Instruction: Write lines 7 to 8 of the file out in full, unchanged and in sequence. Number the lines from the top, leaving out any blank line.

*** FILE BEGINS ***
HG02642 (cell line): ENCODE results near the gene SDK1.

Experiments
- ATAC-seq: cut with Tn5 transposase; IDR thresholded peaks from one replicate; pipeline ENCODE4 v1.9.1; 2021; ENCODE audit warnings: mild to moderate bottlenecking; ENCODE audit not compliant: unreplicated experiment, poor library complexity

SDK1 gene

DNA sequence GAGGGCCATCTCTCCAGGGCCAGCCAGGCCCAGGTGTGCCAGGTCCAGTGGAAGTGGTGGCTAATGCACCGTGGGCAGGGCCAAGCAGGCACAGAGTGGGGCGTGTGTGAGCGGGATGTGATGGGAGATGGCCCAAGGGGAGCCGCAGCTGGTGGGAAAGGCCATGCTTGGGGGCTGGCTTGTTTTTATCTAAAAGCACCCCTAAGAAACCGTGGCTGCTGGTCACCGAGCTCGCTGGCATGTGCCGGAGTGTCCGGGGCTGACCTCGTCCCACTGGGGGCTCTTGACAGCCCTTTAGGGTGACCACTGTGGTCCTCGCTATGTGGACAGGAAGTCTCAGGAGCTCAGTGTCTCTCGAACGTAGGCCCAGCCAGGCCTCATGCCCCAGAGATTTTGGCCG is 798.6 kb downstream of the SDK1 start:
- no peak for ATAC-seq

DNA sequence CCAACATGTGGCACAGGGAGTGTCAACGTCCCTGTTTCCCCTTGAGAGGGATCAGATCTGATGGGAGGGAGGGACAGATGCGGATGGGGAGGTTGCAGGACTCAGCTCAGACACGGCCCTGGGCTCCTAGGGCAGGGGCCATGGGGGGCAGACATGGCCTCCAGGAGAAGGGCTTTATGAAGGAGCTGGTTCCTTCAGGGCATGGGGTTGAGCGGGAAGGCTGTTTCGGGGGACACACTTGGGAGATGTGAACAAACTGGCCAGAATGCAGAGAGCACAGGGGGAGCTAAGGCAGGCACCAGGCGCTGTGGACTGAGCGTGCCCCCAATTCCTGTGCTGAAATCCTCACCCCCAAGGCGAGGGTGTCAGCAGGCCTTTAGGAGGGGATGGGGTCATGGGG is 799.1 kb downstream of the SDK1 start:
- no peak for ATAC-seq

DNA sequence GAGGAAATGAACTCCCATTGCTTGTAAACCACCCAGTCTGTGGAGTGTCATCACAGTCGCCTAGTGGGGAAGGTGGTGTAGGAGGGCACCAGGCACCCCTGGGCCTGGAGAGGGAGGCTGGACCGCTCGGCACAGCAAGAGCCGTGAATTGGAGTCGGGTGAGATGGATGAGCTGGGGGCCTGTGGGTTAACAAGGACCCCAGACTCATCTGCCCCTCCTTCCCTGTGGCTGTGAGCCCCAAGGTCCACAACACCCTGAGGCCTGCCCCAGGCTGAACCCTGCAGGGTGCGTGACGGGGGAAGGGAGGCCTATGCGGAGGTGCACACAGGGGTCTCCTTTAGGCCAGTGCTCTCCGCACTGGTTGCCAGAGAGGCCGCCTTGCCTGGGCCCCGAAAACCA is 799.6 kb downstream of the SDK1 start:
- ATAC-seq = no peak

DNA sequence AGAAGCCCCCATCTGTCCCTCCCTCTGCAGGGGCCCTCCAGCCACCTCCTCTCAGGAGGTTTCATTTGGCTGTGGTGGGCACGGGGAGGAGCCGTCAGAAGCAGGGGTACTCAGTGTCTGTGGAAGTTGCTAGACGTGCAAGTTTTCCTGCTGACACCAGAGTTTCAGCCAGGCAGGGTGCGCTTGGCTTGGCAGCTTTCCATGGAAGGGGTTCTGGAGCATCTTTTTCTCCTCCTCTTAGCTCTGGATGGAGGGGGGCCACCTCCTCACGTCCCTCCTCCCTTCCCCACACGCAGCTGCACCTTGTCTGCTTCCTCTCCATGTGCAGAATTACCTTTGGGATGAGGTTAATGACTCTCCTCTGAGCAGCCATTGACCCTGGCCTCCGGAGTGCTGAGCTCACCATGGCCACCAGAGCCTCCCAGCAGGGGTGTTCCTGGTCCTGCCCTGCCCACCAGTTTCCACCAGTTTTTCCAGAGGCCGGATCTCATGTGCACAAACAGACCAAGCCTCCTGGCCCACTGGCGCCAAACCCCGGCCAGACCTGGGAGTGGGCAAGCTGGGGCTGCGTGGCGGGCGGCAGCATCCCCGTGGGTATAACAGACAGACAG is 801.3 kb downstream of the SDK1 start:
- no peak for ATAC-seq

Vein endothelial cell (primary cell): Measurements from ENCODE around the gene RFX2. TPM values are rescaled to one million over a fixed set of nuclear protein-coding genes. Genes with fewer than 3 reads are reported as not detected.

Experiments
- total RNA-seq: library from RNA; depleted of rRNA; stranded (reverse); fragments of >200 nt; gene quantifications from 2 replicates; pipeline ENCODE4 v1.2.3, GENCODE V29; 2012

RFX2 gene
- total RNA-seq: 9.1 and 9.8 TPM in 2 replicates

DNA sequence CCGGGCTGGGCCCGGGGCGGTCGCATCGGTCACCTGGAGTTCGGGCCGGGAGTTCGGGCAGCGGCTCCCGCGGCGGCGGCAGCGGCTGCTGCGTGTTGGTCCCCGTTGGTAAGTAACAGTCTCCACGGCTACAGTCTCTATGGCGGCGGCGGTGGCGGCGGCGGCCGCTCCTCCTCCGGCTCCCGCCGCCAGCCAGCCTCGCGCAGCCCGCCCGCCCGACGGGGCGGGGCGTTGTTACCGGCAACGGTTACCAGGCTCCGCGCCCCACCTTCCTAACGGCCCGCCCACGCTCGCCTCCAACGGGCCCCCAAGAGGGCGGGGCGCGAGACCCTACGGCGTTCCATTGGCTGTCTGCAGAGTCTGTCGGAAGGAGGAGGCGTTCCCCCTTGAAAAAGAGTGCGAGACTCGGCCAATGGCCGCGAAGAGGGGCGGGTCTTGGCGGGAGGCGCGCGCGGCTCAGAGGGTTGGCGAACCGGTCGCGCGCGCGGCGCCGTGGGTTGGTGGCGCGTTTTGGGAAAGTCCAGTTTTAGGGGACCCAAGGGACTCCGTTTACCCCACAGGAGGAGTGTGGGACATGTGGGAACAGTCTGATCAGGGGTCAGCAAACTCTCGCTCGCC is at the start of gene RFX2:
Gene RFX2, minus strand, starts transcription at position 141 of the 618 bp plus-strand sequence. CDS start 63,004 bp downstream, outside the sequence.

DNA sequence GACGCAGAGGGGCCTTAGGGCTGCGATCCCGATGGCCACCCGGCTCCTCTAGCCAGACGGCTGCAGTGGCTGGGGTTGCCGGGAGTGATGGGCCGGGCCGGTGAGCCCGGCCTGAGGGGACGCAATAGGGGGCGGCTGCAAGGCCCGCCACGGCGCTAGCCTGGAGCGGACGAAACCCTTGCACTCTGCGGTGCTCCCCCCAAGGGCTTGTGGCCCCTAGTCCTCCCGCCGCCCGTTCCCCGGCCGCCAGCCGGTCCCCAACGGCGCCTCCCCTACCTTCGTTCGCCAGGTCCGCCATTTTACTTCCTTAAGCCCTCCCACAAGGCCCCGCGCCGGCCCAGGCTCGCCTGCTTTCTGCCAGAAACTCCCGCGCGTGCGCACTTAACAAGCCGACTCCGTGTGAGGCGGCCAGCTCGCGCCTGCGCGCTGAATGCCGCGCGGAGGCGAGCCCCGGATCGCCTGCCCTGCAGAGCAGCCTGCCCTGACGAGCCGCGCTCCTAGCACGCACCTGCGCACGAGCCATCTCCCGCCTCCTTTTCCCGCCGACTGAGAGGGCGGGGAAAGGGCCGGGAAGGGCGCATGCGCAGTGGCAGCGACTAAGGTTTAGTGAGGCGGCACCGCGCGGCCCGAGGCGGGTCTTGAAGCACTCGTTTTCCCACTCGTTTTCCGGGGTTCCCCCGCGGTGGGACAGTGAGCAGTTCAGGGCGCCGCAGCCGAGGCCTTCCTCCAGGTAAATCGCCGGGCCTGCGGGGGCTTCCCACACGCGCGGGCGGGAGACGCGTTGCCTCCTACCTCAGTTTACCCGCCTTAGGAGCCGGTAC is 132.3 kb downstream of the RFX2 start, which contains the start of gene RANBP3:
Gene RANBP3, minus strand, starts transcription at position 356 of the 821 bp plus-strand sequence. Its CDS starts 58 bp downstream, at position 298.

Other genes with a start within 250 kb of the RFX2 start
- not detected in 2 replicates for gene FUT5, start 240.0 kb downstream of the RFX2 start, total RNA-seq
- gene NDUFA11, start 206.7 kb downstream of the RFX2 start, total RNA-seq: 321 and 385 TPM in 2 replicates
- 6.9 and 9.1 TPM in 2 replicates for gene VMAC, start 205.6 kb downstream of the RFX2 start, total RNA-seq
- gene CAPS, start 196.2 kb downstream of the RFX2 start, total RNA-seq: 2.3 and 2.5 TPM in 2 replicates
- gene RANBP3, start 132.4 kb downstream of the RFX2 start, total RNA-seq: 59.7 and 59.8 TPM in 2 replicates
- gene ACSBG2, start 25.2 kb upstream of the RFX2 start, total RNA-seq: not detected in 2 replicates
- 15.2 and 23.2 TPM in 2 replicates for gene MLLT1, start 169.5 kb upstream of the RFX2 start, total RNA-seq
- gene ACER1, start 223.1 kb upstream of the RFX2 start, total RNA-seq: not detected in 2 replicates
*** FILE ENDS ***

DNA sequence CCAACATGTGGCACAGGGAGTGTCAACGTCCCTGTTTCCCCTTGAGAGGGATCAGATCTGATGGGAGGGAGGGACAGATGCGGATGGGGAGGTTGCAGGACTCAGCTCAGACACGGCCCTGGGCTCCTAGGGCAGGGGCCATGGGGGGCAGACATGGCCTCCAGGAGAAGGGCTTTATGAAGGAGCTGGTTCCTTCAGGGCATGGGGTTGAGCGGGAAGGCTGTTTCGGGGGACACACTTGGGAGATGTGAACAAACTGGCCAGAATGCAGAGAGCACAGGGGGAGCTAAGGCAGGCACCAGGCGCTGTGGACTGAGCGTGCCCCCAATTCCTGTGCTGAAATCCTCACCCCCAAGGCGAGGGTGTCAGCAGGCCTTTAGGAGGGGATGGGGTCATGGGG is 799.1 kb downstream of the SDK1 start:
- no peak for ATAC-seq